The Grand Ole Opry will celebrate its foundational role in country with a historic milestone this fall, marking its 5000th Saturday-night broadcast with a wide group of country stars.
Highlighting the iconic, live-country-music program’s long-standing appeal — and impressive longevity — three generations of artists will take the Opry House stage in Nashville on October 30.
Among those slated to perform include those from across the country music timeline. Artists with roots going back to the 1950s and ’60s like Bill Anderson and Jeannie Seely will grace the stage, as they often do, and the lineup will move forward through time from there. Connie Smith, The Gatlin Brothers, Terri Clark and Vince Gill will also appear, and so will current hit makers like Chris Janson and Chris Young, helping pull the thread of Opry history into the present. More are expected to be announced as the date approaches, and it’s all meant to highlight the Grand Ole Opry’s enduring role.
Many music lovers who aren’t familiar with country may wonder why the Opry is still important — or even around — since it’s primarily a radio broadcast with an old-school format. But its beloved place in the country industry is due to what it represents (the dreams of country artists), and its direct connection to the past.
The show began in Nashville in 1925 as a radio barn dance, helping sell insurance, but it steadily grew into a popular variety-style show, beamed out to much of the U.S. with a 50,000-watt signal. Its massive coverage area made it a precursor to today’s nationwide TV shows and globe-spanning social media platforms, with fans from all over the country tuning into the same thing. Many of those fans ended up becoming stars in their own right, and that cycle continues today, with the Grand Ole Opry still broadcasting. Carly Pearce was recently inducted as the newest full member. And on Tuesday night (August 17), rising talent Tiera made her Opry debut.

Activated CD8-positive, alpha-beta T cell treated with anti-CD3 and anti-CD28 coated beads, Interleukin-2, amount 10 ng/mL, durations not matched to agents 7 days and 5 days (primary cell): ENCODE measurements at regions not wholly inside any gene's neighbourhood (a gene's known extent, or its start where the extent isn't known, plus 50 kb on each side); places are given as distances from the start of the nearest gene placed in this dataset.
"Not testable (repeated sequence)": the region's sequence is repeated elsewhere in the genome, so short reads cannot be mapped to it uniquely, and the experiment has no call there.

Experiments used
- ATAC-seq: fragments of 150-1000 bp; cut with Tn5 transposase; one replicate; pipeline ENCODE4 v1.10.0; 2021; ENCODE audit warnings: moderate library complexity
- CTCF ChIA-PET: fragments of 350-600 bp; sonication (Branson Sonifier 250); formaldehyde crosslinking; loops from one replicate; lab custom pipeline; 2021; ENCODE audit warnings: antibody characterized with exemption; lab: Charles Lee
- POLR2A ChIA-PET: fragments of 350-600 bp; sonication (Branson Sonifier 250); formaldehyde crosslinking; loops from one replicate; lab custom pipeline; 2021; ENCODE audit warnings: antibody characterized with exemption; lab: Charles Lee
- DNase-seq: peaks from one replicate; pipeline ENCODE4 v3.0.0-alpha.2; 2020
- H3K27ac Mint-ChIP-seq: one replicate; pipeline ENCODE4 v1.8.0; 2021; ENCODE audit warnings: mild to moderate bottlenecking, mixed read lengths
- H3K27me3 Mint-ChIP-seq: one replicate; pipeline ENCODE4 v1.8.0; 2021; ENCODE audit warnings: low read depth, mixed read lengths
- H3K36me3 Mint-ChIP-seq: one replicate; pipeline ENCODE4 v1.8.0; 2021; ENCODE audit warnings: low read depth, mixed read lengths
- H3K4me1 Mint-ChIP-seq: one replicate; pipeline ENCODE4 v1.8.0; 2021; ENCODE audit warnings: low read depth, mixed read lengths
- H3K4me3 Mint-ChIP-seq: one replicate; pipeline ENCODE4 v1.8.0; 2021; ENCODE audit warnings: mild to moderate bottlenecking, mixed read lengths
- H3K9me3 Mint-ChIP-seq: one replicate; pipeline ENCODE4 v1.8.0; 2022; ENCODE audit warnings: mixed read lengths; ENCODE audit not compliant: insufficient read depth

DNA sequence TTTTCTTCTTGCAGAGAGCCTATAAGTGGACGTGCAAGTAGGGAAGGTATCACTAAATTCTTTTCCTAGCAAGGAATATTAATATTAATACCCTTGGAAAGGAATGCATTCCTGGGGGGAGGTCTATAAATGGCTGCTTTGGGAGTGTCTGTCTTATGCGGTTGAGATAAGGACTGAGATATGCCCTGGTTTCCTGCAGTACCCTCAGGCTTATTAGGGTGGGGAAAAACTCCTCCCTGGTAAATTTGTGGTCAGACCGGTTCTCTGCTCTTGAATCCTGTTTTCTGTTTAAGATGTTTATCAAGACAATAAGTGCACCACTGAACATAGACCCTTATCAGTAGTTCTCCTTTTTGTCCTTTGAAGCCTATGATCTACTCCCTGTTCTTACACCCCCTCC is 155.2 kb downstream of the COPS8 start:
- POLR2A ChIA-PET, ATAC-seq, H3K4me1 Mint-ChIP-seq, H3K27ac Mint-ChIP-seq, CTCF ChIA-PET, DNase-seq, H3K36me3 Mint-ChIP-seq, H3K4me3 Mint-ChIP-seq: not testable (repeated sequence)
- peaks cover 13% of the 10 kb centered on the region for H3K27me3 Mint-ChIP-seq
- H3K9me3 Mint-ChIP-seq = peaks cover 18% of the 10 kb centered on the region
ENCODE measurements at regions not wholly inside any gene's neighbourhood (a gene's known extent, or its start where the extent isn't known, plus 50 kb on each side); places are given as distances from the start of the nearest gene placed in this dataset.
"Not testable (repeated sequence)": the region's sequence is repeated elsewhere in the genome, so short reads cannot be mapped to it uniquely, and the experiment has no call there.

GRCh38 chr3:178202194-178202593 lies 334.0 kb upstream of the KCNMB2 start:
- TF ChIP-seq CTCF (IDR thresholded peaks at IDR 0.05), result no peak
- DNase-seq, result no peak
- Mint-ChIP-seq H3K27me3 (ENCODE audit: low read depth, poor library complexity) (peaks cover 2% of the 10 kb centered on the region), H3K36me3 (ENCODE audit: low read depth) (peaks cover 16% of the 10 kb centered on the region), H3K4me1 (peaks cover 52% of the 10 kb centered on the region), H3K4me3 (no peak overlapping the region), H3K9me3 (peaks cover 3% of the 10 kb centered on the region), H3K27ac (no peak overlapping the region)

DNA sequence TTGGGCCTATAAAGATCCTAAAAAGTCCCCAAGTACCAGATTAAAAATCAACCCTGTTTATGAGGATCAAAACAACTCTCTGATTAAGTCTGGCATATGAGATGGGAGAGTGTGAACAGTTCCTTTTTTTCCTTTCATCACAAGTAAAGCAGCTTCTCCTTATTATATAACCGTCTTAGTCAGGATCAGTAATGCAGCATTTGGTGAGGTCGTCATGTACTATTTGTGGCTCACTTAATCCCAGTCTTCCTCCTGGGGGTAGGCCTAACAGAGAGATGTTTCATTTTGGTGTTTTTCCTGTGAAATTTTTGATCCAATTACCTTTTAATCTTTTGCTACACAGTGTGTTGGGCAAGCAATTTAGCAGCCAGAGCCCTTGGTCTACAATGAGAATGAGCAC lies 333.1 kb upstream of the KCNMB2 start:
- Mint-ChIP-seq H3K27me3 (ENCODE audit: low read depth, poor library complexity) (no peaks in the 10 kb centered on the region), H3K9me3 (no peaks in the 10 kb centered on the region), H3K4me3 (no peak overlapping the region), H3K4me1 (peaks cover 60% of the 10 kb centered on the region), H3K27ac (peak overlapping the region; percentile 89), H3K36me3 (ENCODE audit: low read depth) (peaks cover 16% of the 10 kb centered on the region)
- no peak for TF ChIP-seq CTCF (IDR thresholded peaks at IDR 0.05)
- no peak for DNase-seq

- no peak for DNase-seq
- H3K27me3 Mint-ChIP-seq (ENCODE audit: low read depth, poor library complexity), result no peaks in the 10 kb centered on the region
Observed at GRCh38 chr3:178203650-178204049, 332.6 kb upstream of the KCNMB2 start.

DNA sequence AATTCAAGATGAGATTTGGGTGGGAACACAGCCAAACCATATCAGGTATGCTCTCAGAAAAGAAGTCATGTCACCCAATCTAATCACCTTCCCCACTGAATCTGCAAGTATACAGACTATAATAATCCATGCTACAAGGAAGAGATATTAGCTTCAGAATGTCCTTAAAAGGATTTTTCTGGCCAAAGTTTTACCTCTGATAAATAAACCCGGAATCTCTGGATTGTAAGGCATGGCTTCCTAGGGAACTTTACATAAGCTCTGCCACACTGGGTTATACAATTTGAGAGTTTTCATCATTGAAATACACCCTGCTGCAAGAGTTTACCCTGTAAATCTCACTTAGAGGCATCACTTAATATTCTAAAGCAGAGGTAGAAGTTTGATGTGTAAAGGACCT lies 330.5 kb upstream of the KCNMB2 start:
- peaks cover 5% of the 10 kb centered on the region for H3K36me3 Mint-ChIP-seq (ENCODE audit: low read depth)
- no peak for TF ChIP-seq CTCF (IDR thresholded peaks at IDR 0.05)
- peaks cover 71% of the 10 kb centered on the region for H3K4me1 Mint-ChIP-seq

In fact, the Opry has only missed two Saturday night broadcasts since launching: In 1945, following the death of former U.S. President Franklin D. Roosevelt, and in 1968, after the assassination of Martin Luther King, Jr. It continued through the Great Depression, World War II, two Nashville floods and, most recently, the global pandemic, and at a press conference about the 5000th show celebration, Opry member Marty Stuart helped explain the value in that.
“In a world of constant change … we all long for something that we can hang on to,” Stuart said, according to The Tennessean. “That gives us a source of comfort, a source of steadiness, something we can count on.”
“For 5,000 Saturday nights, the Opry has stood as a beacon not just for generations of listeners seeking top-notch entertainment, but for artists with big dreams and even bigger talent,” said Scott Bailey, President of Opry Entertainment Group. “This stage has witnessed some of the most iconic moments in country music – debuts, duets, and everything in between – and it deserves celebrating. We’re excited for country music fans around the world to be able to join us for this historic occasion.”
Tickets for the 5000th Grand Ole Opry Saturday night show are still available, and the broadcast will be available to stream live on Circle, including its Circle All Access Facebook, Twitter, and YouTube channels.